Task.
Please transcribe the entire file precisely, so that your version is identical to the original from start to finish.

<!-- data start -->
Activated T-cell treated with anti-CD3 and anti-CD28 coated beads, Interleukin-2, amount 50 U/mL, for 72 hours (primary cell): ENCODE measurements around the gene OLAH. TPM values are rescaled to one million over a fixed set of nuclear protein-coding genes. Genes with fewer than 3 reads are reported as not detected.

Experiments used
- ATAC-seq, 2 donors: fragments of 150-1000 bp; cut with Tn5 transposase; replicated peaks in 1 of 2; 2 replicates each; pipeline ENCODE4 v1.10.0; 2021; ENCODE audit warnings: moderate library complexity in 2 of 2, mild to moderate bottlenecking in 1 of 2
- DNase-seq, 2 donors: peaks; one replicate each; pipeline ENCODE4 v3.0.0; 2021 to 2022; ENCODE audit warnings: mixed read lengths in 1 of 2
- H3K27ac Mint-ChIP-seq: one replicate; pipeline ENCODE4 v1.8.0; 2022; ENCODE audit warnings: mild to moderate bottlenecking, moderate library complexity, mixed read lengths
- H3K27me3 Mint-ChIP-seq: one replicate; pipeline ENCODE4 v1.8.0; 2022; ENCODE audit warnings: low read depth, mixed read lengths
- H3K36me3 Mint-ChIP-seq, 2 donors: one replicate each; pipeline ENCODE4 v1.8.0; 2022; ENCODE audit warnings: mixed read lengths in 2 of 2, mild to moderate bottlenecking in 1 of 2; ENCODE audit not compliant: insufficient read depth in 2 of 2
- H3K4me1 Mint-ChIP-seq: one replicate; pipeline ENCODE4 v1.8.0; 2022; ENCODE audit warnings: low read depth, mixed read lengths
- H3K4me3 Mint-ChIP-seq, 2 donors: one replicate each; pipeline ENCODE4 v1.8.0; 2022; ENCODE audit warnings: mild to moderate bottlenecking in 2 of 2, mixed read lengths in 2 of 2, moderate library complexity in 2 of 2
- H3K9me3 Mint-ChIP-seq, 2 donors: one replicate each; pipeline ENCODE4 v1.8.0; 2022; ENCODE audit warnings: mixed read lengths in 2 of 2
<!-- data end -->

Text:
Activated T-cell treated with anti-CD3 and anti-CD28 coated beads, Interleukin-2, amount 50 U/mL, for 72 hours (primary cell): ENCODE measurements around the gene OLAH. TPM values are rescaled to one million over a fixed set of nuclear protein-coding genes. Genes with fewer than 3 reads are reported as not detected.

Experiments used
- ATAC-seq, 2 donors: fragments of 150-1000 bp; cut with Tn5 transposase; replicated peaks in 1 of 2; 2 replicates each; pipeline ENCODE4 v1.10.0; 2021; ENCODE audit warnings: moderate library complexity in 2 of 2, mild to moderate bottlenecking in 1 of 2
- DNase-seq, 2 donors: peaks; one replicate each; pipeline ENCODE4 v3.0.0; 2021 to 2022; ENCODE audit warnings: mixed read lengths in 1 of 2
- H3K27ac Mint-ChIP-seq: one replicate; pipeline ENCODE4 v1.8.0; 2022; ENCODE audit warnings: mild to moderate bottlenecking, moderate library complexity, mixed read lengths
- H3K27me3 Mint-ChIP-seq: one replicate; pipeline ENCODE4 v1.8.0; 2022; ENCODE audit warnings: low read depth, mixed read lengths
- H3K36me3 Mint-ChIP-seq, 2 donors: one replicate each; pipeline ENCODE4 v1.8.0; 2022; ENCODE audit warnings: mixed read lengths in 2 of 2, mild to moderate bottlenecking in 1 of 2; ENCODE audit not compliant: insufficient read depth in 2 of 2
- H3K4me1 Mint-ChIP-seq: one replicate; pipeline ENCODE4 v1.8.0; 2022; ENCODE audit warnings: low read depth, mixed read lengths
- H3K4me3 Mint-ChIP-seq, 2 donors: one replicate each; pipeline ENCODE4 v1.8.0; 2022; ENCODE audit warnings: mild to moderate bottlenecking in 2 of 2, mixed read lengths in 2 of 2, moderate library complexity in 2 of 2
- H3K9me3 Mint-ChIP-seq, 2 donors: one replicate each; pipeline ENCODE4 v1.8.0; 2022; ENCODE audit warnings: mixed read lengths in 2 of 2